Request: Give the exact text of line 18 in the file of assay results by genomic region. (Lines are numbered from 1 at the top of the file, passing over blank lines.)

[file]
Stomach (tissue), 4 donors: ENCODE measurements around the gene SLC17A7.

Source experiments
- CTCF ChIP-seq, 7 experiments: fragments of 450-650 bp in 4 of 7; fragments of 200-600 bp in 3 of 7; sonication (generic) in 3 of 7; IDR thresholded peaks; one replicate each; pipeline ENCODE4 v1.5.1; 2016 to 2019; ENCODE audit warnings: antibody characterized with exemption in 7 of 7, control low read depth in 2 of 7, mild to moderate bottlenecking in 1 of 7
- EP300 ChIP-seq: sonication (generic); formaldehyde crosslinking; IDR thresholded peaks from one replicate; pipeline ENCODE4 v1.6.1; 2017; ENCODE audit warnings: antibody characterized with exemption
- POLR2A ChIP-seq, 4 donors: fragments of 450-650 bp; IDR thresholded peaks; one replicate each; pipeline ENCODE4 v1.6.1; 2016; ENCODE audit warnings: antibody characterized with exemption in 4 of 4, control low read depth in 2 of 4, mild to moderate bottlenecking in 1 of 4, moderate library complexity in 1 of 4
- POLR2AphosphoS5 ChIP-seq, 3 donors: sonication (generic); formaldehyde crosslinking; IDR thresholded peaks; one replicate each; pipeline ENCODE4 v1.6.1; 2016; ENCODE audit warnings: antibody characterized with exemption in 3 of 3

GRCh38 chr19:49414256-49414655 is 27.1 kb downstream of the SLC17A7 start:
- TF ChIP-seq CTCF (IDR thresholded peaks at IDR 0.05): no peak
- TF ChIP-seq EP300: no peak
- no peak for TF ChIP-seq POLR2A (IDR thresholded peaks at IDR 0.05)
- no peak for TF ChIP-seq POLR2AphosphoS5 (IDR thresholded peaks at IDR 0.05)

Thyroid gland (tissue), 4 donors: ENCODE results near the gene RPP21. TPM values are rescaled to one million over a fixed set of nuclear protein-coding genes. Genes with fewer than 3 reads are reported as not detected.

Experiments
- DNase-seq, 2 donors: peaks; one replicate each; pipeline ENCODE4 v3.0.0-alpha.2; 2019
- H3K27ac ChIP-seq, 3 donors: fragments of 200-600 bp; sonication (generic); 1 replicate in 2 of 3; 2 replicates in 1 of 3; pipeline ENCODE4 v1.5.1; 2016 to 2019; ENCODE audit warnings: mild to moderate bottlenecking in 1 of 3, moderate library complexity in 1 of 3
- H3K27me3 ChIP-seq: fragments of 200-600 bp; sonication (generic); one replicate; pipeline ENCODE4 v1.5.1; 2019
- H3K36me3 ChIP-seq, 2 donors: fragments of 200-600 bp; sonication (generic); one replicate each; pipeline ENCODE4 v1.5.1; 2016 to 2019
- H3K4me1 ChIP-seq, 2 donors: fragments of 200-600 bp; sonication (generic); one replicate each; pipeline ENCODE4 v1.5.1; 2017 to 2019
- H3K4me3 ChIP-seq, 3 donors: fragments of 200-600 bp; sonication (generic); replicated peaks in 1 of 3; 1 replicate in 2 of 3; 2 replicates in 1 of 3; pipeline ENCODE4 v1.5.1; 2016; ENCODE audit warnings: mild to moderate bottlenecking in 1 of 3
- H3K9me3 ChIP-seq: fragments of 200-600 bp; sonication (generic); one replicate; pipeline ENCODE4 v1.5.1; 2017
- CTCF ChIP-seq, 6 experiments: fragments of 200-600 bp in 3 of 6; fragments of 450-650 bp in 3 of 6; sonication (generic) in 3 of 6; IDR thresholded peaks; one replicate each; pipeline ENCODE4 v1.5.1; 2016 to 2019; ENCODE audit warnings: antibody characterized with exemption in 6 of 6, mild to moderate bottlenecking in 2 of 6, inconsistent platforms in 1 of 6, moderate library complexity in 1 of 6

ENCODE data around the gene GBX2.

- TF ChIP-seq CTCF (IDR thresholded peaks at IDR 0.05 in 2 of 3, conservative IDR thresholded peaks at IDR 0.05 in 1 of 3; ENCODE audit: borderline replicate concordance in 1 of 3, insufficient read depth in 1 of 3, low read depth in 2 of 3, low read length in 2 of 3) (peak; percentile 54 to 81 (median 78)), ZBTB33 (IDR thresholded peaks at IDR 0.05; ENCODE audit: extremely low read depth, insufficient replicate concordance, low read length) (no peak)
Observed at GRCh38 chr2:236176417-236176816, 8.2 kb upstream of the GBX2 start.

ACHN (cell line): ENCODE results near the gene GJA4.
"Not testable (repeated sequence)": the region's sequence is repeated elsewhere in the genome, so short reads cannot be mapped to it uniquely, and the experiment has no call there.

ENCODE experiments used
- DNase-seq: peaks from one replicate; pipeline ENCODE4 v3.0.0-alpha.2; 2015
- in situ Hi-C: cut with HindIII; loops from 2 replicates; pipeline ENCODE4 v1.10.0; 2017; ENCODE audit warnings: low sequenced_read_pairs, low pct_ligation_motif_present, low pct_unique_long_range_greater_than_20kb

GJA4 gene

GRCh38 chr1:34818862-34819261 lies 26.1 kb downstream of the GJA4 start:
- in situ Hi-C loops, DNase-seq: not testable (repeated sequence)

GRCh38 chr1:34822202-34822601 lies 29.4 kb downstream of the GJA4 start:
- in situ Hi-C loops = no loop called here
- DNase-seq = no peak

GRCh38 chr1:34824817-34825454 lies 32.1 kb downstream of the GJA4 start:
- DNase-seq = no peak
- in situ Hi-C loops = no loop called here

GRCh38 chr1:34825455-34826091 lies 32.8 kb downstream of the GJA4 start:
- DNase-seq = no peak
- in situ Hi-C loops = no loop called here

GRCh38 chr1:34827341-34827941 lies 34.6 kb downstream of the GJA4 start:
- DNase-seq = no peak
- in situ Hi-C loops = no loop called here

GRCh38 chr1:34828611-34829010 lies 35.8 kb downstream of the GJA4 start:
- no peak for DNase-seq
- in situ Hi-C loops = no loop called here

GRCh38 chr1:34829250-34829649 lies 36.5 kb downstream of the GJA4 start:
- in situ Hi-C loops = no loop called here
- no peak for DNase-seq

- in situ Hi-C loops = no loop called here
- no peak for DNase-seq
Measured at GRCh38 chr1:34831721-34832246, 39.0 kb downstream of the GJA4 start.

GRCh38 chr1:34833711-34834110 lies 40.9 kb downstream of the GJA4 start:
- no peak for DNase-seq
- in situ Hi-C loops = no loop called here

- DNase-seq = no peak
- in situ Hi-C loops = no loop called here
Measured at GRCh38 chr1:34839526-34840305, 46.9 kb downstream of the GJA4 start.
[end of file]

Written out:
- H3K4me1 ChIP-seq, 2 donors: fragments of 200-600 bp; sonication (generic); one replicate each; pipeline ENCODE4 v1.5.1; 2017 to 2019